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November 29, 2021

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Raiders confront feeling of ‘guilt’ out of Ruggs’ charges in fatal crash

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Steve Marcus

A tow operator carries car parts near a Chevrolet Corvette at the scene of a fatal crash on South Rainbow Boulevard between Tropicana Avenue and Flamingo Road Tuesday, Nov. 02, 2021. The driver of a Corvette, identified as Henry Ruggs III, a wide receiver for the Las Vegas Raiders, will be charged with DUI resulting in death, police said.

Ruggs Makes Initial Appearance

Former Raiders wide receiver Henry Ruggs III makes an initial appearance in Las Vegas Justice Court in Las Vegas Wednesday, Nov. 3, 2021. Ruggs is facing charges relating to a fiery vehicle crash early Tuesday in Las Vegas that left a woman dead and Ruggs and his female passenger injured. Launch slideshow »

Raiders' Ruggs involved in Fatal Crash

A Chevrolet Corvette belonging to Henry Ruggs III is shown on a flatbed truck at the scene of a fatal crash on South Rainbow Boulevard between Tropicana Avenue and Flamingo Road Tuesday, Nov. 02, 2021. Ruggs, a wide receiver for the Las Vegas Raiders, will be charged with DUI resulting in death, police said. Launch slideshow »

Derek Carr touched on and eventually listed off several emotions the Raiders were experiencing Wednesday at the team’s Henderson headquarters regarding the death of Tina Tintor in a fatal crash allegedly caused by former teammate Henry Ruggs III.

Offensive coordinator Greg Olson added another on Thursday — guilt.

“We like to talk about this being a family and we are a family atmosphere here with our team and your guilt of not knowing what maybe was going on when Henry left the building, or not being there to have somebody be the adult in that situation and stop those series of decisions from happening,” Olson said. “That’s the guilt you feel as a coach and as a teammate.”

The Raiders had their last full practice of the week Thursday. They'll hold a shorter session before a flight to Newark, N.J., scheduled for today ahead of Sunday’s game against the New York Giants.

Although coaches characterized the practice as a successful one for the second straight day, the tragic events that occurred early Tuesday morning continued to loom over everything. Carr remains the only player who’s spoken publicly on the fatal crash, as otherwise no one on the roster was made available to media.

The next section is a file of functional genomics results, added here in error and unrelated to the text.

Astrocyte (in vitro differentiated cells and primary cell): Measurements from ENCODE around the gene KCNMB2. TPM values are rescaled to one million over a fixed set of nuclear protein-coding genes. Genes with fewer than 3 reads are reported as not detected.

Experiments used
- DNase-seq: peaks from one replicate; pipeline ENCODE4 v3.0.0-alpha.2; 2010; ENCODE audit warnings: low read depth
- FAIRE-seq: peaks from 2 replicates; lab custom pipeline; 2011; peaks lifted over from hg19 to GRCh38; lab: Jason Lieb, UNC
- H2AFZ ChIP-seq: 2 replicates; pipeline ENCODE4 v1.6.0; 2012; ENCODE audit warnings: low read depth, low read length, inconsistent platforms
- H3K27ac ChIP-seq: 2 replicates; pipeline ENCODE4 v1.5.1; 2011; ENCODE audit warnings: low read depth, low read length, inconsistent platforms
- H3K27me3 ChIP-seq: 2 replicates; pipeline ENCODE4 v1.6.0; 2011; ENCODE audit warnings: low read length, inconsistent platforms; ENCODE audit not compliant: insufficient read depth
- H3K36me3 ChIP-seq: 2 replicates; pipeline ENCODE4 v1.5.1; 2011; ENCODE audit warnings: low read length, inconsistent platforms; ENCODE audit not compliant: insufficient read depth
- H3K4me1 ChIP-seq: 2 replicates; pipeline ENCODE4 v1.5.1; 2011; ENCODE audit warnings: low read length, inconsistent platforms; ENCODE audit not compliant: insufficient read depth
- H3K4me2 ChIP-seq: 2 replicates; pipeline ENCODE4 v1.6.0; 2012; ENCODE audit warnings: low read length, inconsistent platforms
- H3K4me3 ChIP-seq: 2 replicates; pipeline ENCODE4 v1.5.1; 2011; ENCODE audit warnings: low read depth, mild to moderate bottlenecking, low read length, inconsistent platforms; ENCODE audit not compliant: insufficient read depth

Olson repeated many of the same thoughts shared by interim coach Rich Bisaccia the day before, emphasizing a focus on the victim. He became the first Raider official to mention Tintor by name, referring to her multiple times during a nine-minute news conference.

“The entire Raider organization’s thoughts and prayers are with the family of Tina Tintor,” Olson said at the onset. “We are deeply saddened by this tragedy, and it’s affected a number of people. A life has been taken and we can’t get it back.”

Carr on Wednesday described being haunted by wondering if he could have helped, and both Olson and defensive coordinator Gus Bradley shared a similar thought process on Thursday. In addition to Carr having publicly offered in a news conference to be there for any teammate at “3 a.m.” or whenever they need weeks ago, Bisaccia had also addressed the team with the same safe-transportation message going into the bye week, according to Bradley.

“That’s why it’s even more unfortunate,” Bradley said. “It was brought up and talked about, and then a situation like this occurs, but I think that’s brought some thought to everybody on it. I think you pause and think about the people involved — an unfortunate death and then Henry. And then I think you pause and there are lessons for us to teach our kids and our family and that’s the string of emotions that you need a little time to go through.”

The Raiders committed to giving their players the resources to go through that string of emotion even though they proceeded with a normal game-week schedule.

“We’ve offered counseling to all our players,” Olson said. “I think everyone manages it and deals with grief in their own way, but from what I’ve witnessed this week, as difficult as it was, it was a good week of work.”

Ruggs was “a very popular player” among his teammates, according to Olson, which means the feeling of guilt likely extends to others beyond the coach. Other players may wish they could have done something to prevent Tintor’s death and help Ruggs, and the coaching staff are encouraging them to not suppress such feelings.

To move forward, the Raiders need to handle their emotions.

“I think there is some very hard, strong feelings about what took place and they’re dealing with it the best they can,” Bradley said. “But it’s not a situation where I look at our team and I go, ‘Woah, we’ve got some work to do to help pull everybody out of this.’ I think they are helping each other to do that.”

Case Keefer can be reached at 702-948-2790 or [email protected]. Follow Case on Twitter at twitter.com/casekeefer.

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